The embodiment of the invention shown in FIGS. 10 and 11 is easy to fabricate and especially adaptable for different fingerboard widths. It includes a frame member which comprises two spaced apart substantially parallel straight rod portions 95 and 96; although two separate pieces of rod can be used for this frame member, I have found it convenient to form the member by bending a single length of rod, for example brass rod, into a "U" shape, with the sides of the "U" forming the straight rod portions 95 and 96.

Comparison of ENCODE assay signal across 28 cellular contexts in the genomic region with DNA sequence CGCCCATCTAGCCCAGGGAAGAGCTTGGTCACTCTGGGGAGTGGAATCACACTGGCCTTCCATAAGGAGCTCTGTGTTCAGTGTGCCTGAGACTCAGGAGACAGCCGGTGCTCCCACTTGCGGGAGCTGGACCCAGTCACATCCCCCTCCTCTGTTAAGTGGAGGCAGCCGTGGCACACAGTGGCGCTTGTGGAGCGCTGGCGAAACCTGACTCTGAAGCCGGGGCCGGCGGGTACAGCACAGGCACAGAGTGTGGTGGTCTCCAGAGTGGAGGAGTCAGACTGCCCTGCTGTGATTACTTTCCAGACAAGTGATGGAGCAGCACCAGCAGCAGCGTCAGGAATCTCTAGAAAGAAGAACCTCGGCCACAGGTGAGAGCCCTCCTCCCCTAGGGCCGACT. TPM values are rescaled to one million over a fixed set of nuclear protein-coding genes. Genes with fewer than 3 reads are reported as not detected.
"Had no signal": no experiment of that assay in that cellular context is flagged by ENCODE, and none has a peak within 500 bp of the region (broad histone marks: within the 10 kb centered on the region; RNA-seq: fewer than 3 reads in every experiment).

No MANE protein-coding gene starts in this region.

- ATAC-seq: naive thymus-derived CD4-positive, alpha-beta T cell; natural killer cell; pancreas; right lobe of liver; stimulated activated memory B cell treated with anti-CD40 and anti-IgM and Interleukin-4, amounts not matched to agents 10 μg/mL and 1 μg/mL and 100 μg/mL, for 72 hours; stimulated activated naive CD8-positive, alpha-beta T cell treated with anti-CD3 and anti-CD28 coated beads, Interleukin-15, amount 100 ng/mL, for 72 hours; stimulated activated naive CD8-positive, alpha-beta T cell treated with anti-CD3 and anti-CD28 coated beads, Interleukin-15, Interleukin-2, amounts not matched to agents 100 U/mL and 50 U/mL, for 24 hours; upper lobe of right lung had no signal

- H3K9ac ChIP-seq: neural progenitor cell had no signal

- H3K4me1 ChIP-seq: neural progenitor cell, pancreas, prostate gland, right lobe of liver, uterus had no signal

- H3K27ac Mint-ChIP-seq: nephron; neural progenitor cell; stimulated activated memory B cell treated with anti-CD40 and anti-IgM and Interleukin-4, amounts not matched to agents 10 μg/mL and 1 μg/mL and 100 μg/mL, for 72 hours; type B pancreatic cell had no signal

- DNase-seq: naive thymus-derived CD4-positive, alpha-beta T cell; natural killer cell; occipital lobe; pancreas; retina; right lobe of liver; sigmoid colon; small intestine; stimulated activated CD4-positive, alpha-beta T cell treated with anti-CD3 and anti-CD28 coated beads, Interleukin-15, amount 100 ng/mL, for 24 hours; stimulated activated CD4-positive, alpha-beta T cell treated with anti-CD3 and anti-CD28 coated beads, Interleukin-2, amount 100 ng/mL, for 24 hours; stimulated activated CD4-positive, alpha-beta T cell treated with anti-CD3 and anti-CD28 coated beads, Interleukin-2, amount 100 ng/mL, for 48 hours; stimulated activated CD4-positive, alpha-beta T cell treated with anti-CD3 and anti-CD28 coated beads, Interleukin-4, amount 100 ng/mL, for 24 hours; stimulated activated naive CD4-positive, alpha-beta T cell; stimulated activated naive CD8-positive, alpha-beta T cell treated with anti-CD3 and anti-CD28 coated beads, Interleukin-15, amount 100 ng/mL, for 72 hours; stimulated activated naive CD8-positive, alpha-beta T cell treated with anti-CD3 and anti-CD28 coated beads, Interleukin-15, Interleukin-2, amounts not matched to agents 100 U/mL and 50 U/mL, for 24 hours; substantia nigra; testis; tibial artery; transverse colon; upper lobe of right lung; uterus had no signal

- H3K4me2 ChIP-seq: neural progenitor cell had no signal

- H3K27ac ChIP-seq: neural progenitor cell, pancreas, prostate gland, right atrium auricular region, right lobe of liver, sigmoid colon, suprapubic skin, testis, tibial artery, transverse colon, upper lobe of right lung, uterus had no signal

First and second support columns 97 and 98 are attached to the rod portions 95 and 96. The basic construction of support columns 97 and 98 is like that of columns 32 of FIGS. 2, 4 and 5--i.e., they are telescopically height-adjustable and include inwardly extending bi-forked feet at their lower ends. Rings 99 and 100 are attached to the bottoms of columns 97 and 98 respectively for engaging the ends of an elastic band or the like which holds the bridge against the fingerboard as does band 39 in FIGS. 2 and 5. Support column 97 is fixedly attached to the ends of rod portions 95 and 96. Support column 98, however, is slidably attached to the rod portions; as indicated in FIG. 10, the rod portions pass through closely fitting holes 101 and 102 formed in the upper section of support column 98. The size of holes 101 and 102 in relation to the rod size is preferably such as to create some friction between the rods and the support columns but still allow the support column to be easily slid to different portions, for example, the position shown by hatched lines in FIG. 10. The mobility of support column 98 allows rapid adjustment of the harmonic bridge to fit different fingerboard widths; this is especially helpful in cases where a player wishes to shift the position of the harmonic bridge on a fingerboard which changes in width along its length, as many do. I have also found that when the embodiment of FIG. 10 is secured in place by an elastic band stretched from loop 99 to loop 100 under the instrument neck, there is no tendency for support column 98 to move from its proper position.